Albert Camus

Don't walk behind me; I may not lead. Don't walk in front of me; I may not follow. Just walk beside me and be my friend.

Monday, June 12, 2017

A Bride, a Groom, and Happily Never After: a Lilly M Mystery #4 (Lilly M. #4) by Kathryn Long

"This the 4th Lilly M. Mystery and I have enjoyed them all very much! Lilly and her old aunts are just so funny and get into some terrible predicaments but they always solve the crime!!
I highly recommend this book!" - Theresa, Goodreads


Published: April 2017

It’s wedding bell blues and disaster when murder comes to the Paulmona Winery and Villa. Mystery author and part time snoop, Lilly Millenovanovich is the unlucky bride-to-be, but she gladly exchanges her wedding dress for gumshoes and brushes off her bag of spy tricks to solve the crime. After all, family obligation takes priority. 

Lilly and her zany trio of elderly aunties, must do their part to prove Cousin Mona didn’t kill groomsman Lenny Brioli with a corkscrew wine opener. 

Trouble is, the evidence keeps pointing in one direction with Mona as murder suspect number one. Detective Grezzo has his sleuthing hands full while handling the case on his own. 

Jake Kline, Lilly’s fiancĂ©, obviously can’t work the case since Lenny is his best friend. That is, until Lilly convinces him to join her and snoop on the sly. Mona’s life and happiness depends on it.

Will it be happily never after for the unlucky couple? Or can Lilly save the date and her wedding dress for another day?
It’s a murderous and crazy adventure in this fourth and final episode of the Lilly M Mysteries.

When Writing Gets Stuck – a Six Point Checklist 

Stuck when you write? Maybe even afraid to start. You’re in a corner and can't see a way out. Here's what I've found. Hopefully this checklist may get you unstuck! 

Point 1: Create a plot skeleton, i.e., outline or sketch of what will happen. Keep in mind the main character needs to accomplish something, and there will be challenges along the way. This step is not too detailed because quite honestly, points of it will change as you write. The characters will indeed take a life of their own and tell YOU where they need to go and what to do. 

Point 2: Layer the plot. Paint it with setting details. Make it come alive with well-rounded characters. Remember, the story needs to progress, it will take a journey with sensible twists and turns, ups and downs that make it interesting, progressing toward the resolution. The dynamic characters should experience change, which happens as they experience life. The evil guy in the story may be the static character. This one always remains evil, but you could make him complex with some vulnerable traits, too. 

Point 3: Periodically analyze the action to see if that is where you want to go and don't be afraid to change the course if it doesn't feel right! This is where you can decide if a scene stays or goes. Do the events add to the plot, or do nothing for it? Remember, if you slow things down too much, you lose reader interest. Heck! You even lose writer interest! That's really a bad sign.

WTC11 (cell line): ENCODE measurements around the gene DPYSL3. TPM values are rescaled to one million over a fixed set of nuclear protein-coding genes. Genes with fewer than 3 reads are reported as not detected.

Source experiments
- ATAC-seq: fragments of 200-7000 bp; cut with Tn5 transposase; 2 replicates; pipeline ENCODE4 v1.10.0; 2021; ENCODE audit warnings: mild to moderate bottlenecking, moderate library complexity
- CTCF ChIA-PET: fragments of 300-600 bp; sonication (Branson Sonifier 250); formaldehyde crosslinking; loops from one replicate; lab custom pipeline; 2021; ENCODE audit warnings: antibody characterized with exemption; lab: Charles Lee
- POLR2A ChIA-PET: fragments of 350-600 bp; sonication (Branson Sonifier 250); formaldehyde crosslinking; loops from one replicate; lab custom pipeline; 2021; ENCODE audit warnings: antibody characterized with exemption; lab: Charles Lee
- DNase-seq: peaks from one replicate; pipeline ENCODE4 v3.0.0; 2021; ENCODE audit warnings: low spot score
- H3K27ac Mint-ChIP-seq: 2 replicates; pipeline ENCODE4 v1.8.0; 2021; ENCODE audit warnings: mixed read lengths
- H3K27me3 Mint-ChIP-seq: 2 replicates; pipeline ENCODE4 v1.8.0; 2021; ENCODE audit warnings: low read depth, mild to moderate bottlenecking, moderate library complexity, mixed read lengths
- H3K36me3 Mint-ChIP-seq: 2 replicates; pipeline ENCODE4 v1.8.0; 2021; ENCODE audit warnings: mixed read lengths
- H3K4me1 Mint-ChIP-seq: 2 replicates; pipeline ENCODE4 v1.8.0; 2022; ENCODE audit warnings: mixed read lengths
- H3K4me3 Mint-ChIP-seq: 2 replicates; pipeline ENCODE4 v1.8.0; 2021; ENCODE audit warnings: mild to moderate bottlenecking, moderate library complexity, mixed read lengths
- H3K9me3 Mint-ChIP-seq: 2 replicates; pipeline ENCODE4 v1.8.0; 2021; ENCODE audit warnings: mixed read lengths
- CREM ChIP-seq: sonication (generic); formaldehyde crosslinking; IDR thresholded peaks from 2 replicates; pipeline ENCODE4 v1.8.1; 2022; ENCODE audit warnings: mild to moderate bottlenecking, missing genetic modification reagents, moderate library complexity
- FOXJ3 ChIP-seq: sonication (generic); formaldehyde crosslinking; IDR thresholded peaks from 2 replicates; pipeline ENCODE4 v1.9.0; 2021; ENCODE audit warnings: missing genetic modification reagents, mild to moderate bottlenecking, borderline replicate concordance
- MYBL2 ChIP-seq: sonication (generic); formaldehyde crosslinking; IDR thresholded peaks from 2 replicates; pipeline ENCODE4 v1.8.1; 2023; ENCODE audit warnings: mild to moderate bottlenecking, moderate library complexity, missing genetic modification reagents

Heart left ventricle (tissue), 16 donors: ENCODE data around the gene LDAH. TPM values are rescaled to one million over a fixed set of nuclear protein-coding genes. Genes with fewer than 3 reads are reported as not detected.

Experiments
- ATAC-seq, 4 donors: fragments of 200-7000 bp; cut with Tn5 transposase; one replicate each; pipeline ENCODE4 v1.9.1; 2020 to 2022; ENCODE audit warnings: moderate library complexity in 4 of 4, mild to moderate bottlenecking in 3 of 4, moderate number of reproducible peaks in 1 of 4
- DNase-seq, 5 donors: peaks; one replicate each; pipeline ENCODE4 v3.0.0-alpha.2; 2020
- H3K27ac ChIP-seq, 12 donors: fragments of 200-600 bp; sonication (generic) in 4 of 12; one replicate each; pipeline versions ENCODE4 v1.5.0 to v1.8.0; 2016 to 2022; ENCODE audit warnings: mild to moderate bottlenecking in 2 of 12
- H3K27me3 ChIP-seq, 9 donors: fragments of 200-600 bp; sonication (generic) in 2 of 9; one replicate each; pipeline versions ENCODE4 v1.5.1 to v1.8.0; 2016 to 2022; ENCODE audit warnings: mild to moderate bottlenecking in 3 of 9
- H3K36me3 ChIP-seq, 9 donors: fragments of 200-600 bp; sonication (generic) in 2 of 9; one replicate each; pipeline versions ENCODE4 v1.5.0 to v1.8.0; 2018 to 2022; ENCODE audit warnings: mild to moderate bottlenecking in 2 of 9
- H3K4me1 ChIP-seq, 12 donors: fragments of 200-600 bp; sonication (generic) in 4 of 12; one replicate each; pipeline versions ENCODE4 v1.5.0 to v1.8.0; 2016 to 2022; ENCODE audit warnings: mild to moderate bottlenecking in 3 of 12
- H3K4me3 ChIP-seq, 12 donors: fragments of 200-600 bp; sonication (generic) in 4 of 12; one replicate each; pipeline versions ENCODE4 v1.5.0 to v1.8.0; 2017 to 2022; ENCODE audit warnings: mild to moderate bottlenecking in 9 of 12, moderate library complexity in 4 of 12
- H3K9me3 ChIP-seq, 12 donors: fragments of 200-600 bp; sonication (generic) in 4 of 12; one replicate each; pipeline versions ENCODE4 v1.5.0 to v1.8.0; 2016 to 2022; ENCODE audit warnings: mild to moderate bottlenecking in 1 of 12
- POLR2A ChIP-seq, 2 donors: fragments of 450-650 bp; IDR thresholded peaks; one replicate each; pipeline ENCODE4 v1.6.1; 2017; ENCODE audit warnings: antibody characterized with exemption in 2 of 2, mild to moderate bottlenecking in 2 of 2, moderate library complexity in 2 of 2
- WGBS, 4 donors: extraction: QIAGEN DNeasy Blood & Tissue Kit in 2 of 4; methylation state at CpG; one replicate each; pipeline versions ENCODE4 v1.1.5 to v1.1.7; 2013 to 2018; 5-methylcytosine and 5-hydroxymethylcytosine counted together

Point 4: Pretend you are the character. Sometimes characters come off too mechanical, sometimes too emotional, sometimes ... well, the actions are just plain ridiculous or unrealistic. As the story progresses and your characters must act, ask yourself if that is what you'd do or how you'd react. Question whether the act seems reasonable, sensible. Just because you want the character to do a certain thing in order to force the plot in your desired direction, doesn't mean it's the best choice of action. 

Point 5: When the process is slow, stop thinking so much. I know this sounds contradictory to all points above. However, there are times when you get so bogged down, like you’re sinking deeper and deeper into that quicksand. I've read that it's because you are stopping to rethink everything you've just written, re-edit, rewrite, re-everything! 

Point 6: When the story ends, check it all! Cross all the t's and dotting all the i's of your story. In mysteries this is extremely important. Match up events, times, character interactions, experiences! Take notes as you write. What this character does, where that one goes, when this one does this or that. Find beta readers who offer to read your story; they might catch those inconsistencies for you! 

Bottom line? If all else fails, just write the darn story! Maybe it will leave you lots of work to do at the end. But at least you'll have a completed story, and plenty of time to revise, revise, revise! 

Happy reading and writing! 
About the author:
Kathryn Long’s passion is writing mysteries, creating the intricate details and weaving them together into the clues which the reader will enjoy collecting to solve the crime. Many of her works include Native American elements and hints of the paranormal. She loves a scary ghost story!

Her writing inspiration began with reading about Nancy Drew and the heroines of romantic suspense authors such as Victoria Holt and Mary Stewart. Her first creations were short stories meant to entertain anyone who’d listen or read. Playing the guitar led to song lyrics, which she insists taught her the rhythm and pace of writing prose.

Writing took a serious turn several years ago when she had her first book published. To date readers can find her self-published cozy Lilly M Mysteries, and her traditionally published work: paranormal mystery, Dying to Dream, and latest, a romantic suspense, A Deadly Deed Grows at online retailers and in bookstores.

When writing and the creative muse take a break, this author loves to travel, watch Castle, and of course, read mysteries. Oh, and there’s always an author event or two she will attend in order to – you got it – talk about mystery. Kathryn lives in the City of Green located in northeast Ohio with her husband and little pooch, Max. 

1 comment:

Emily H said...

Thank you for posting